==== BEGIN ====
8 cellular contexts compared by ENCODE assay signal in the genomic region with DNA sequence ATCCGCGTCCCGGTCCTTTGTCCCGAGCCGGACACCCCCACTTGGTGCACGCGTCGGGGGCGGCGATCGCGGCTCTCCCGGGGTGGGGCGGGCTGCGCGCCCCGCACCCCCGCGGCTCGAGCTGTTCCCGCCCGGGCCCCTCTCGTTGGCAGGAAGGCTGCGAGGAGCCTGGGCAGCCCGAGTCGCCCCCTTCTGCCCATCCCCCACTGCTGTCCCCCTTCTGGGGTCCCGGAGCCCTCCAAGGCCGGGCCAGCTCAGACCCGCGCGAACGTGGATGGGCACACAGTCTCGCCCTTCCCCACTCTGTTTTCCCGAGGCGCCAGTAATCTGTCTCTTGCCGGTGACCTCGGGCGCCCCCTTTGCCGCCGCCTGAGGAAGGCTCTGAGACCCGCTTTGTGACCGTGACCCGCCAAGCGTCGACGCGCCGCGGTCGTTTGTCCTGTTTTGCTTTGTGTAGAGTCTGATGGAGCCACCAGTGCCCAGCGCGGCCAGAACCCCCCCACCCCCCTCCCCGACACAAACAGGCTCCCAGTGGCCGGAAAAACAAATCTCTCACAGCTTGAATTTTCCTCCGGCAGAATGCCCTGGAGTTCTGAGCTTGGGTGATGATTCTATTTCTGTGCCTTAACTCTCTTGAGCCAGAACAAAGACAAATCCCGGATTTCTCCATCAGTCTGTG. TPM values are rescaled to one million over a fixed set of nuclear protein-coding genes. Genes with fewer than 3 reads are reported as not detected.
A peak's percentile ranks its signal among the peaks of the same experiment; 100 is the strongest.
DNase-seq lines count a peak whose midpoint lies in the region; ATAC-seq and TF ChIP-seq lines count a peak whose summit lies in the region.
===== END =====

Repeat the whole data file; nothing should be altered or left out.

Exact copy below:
8 cellular contexts compared by ENCODE assay signal in the genomic region with DNA sequence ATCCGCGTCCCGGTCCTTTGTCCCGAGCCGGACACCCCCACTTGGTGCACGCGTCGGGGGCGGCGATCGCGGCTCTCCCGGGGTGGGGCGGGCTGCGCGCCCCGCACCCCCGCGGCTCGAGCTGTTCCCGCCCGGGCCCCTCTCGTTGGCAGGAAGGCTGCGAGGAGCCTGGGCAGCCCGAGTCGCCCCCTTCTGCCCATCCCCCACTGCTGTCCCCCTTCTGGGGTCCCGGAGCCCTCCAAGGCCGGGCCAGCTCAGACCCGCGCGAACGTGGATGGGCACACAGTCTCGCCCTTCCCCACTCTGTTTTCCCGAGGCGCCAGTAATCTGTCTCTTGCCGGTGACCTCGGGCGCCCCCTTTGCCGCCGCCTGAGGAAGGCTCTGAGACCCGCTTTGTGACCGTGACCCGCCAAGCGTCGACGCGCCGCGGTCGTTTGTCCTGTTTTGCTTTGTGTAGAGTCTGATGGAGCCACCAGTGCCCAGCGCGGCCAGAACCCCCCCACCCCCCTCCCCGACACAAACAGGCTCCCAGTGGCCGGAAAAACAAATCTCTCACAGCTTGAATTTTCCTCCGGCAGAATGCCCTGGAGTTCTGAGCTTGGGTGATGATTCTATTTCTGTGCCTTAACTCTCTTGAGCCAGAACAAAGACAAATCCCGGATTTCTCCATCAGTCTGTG. TPM values are rescaled to one million over a fixed set of nuclear protein-coding genes. Genes with fewer than 3 reads are reported as not detected.
A peak's percentile ranks its signal among the peaks of the same experiment; 100 is the strongest.
DNase-seq lines count a peak whose midpoint lies in the region; ATAC-seq and TF ChIP-seq lines count a peak whose summit lies in the region.